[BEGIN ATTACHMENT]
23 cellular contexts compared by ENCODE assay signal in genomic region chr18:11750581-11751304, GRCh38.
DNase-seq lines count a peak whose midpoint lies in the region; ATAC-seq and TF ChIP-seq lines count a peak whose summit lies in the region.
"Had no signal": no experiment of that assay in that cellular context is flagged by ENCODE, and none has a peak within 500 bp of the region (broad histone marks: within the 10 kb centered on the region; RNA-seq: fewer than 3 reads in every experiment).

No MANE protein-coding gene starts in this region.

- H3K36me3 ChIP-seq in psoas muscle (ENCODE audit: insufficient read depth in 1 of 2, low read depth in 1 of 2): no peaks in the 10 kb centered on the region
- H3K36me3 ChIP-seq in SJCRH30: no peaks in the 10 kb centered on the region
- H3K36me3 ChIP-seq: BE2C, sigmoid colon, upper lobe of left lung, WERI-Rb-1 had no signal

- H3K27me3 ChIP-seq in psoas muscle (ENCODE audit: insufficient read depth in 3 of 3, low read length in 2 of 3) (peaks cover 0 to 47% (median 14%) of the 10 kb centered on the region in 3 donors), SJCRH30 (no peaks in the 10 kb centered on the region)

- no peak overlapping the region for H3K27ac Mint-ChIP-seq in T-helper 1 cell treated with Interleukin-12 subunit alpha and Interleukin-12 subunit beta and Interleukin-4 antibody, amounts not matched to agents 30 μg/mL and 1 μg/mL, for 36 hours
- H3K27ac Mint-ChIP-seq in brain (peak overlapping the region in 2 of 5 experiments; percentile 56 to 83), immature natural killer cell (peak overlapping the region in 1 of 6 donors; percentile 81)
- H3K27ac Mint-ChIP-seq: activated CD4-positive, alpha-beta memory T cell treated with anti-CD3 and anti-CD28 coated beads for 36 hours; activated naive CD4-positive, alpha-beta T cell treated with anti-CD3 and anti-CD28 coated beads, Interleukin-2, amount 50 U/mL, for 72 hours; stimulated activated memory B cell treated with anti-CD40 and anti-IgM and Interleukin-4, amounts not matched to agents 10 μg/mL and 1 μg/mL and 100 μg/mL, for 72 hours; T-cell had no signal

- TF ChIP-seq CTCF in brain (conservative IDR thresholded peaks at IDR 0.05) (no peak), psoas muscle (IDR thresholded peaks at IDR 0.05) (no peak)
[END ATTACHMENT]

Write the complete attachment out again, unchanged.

23 cellular contexts compared by ENCODE assay signal in genomic region chr18:11750581-11751304, GRCh38.
DNase-seq lines count a peak whose midpoint lies in the region; ATAC-seq and TF ChIP-seq lines count a peak whose summit lies in the region.
"Had no signal": no experiment of that assay in that cellular context is flagged by ENCODE, and none has a peak within 500 bp of the region (broad histone marks: within the 10 kb centered on the region; RNA-seq: fewer than 3 reads in every experiment).

No MANE protein-coding gene starts in this region.

- H3K36me3 ChIP-seq in psoas muscle (ENCODE audit: insufficient read depth in 1 of 2, low read depth in 1 of 2): no peaks in the 10 kb centered on the region
- H3K36me3 ChIP-seq in SJCRH30: no peaks in the 10 kb centered on the region
- H3K36me3 ChIP-seq: BE2C, sigmoid colon, upper lobe of left lung, WERI-Rb-1 had no signal

- H3K27me3 ChIP-seq in psoas muscle (ENCODE audit: insufficient read depth in 3 of 3, low read length in 2 of 3) (peaks cover 0 to 47% (median 14%) of the 10 kb centered on the region in 3 donors), SJCRH30 (no peaks in the 10 kb centered on the region)

- no peak overlapping the region for H3K27ac Mint-ChIP-seq in T-helper 1 cell treated with Interleukin-12 subunit alpha and Interleukin-12 subunit beta and Interleukin-4 antibody, amounts not matched to agents 30 μg/mL and 1 μg/mL, for 36 hours
- H3K27ac Mint-ChIP-seq in brain (peak overlapping the region in 2 of 5 experiments; percentile 56 to 83), immature natural killer cell (peak overlapping the region in 1 of 6 donors; percentile 81)
- H3K27ac Mint-ChIP-seq: activated CD4-positive, alpha-beta memory T cell treated with anti-CD3 and anti-CD28 coated beads for 36 hours; activated naive CD4-positive, alpha-beta T cell treated with anti-CD3 and anti-CD28 coated beads, Interleukin-2, amount 50 U/mL, for 72 hours; stimulated activated memory B cell treated with anti-CD40 and anti-IgM and Interleukin-4, amounts not matched to agents 10 μg/mL and 1 μg/mL and 100 μg/mL, for 72 hours; T-cell had no signal

- TF ChIP-seq CTCF in brain (conservative IDR thresholded peaks at IDR 0.05) (no peak), psoas muscle (IDR thresholded peaks at IDR 0.05) (no peak)